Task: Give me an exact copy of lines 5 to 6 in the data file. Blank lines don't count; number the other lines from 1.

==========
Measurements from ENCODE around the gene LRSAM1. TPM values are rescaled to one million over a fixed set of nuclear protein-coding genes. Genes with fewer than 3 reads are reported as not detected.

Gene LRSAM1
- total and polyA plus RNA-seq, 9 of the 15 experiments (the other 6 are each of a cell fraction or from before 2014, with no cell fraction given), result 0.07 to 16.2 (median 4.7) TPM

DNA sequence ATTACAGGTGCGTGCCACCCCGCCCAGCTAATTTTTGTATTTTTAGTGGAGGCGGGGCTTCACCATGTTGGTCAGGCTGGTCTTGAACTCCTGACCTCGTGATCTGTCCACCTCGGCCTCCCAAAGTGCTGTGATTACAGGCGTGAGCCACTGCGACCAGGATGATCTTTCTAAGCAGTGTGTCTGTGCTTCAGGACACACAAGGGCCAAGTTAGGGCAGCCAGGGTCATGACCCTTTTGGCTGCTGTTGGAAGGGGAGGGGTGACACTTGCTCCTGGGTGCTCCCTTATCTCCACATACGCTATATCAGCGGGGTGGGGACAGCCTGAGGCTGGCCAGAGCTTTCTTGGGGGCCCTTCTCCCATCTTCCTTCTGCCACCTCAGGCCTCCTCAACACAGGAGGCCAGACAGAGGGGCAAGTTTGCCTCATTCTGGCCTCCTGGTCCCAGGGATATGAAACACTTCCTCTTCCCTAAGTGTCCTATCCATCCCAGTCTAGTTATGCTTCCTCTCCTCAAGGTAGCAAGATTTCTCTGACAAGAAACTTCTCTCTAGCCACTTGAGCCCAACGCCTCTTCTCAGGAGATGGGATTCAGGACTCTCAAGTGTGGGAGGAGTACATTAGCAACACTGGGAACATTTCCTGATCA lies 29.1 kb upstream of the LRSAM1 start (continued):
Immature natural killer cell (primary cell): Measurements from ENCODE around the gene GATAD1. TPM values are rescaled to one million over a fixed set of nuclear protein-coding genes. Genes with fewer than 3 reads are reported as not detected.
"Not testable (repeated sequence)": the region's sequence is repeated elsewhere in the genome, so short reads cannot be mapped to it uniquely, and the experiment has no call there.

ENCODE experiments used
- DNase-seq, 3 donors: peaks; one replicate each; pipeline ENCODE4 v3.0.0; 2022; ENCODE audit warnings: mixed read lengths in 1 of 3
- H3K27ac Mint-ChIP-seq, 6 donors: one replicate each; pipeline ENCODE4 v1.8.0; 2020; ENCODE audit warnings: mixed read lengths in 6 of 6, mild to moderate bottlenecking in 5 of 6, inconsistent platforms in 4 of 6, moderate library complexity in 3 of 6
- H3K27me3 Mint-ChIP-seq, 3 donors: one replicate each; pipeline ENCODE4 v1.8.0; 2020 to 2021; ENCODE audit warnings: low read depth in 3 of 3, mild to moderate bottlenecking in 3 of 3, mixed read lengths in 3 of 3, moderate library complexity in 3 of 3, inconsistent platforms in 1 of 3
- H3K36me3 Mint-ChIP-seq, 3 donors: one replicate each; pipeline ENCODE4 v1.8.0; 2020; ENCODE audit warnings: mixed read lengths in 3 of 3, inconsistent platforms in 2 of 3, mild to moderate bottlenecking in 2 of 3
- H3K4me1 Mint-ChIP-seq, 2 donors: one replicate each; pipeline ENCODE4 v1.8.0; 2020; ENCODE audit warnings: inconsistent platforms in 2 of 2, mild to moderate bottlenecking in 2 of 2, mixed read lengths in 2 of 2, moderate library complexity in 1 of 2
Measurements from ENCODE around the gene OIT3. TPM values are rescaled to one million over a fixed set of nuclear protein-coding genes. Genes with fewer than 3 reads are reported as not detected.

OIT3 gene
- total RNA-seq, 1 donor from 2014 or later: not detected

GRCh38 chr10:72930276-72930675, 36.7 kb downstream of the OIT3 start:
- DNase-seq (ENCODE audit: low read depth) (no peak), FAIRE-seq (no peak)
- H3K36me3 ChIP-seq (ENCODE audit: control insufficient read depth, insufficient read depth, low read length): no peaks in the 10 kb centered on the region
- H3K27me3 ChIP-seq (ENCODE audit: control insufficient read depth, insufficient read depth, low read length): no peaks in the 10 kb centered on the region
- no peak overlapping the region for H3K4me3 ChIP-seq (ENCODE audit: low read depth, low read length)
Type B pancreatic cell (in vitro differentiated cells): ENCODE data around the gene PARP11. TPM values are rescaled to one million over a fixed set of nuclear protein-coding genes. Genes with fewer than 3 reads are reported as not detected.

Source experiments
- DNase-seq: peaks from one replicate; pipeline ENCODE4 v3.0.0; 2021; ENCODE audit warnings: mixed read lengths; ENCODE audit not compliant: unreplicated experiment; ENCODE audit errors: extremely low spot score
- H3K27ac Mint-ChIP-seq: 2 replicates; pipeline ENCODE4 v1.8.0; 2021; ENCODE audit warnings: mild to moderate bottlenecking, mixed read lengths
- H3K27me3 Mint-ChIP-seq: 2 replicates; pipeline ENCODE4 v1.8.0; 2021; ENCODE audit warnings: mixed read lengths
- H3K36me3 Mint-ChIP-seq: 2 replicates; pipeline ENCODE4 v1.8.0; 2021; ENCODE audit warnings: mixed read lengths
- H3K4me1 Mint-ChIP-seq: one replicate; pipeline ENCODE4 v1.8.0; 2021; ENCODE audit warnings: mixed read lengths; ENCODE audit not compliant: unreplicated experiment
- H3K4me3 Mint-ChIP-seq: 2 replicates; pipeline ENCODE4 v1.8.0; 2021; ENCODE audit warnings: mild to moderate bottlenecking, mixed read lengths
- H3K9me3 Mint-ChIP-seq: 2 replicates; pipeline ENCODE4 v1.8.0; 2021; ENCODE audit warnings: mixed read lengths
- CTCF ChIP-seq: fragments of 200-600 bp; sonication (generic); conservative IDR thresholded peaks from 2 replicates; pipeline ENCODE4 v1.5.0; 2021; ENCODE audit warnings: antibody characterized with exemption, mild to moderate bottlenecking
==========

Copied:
Immature natural killer cell (primary cell): Measurements from ENCODE around the gene GATAD1. TPM values are rescaled to one million over a fixed set of nuclear protein-coding genes. Genes with fewer than 3 reads are reported as not detected.
"Not testable (repeated sequence)": the region's sequence is repeated elsewhere in the genome, so short reads cannot be mapped to it uniquely, and the experiment has no call there.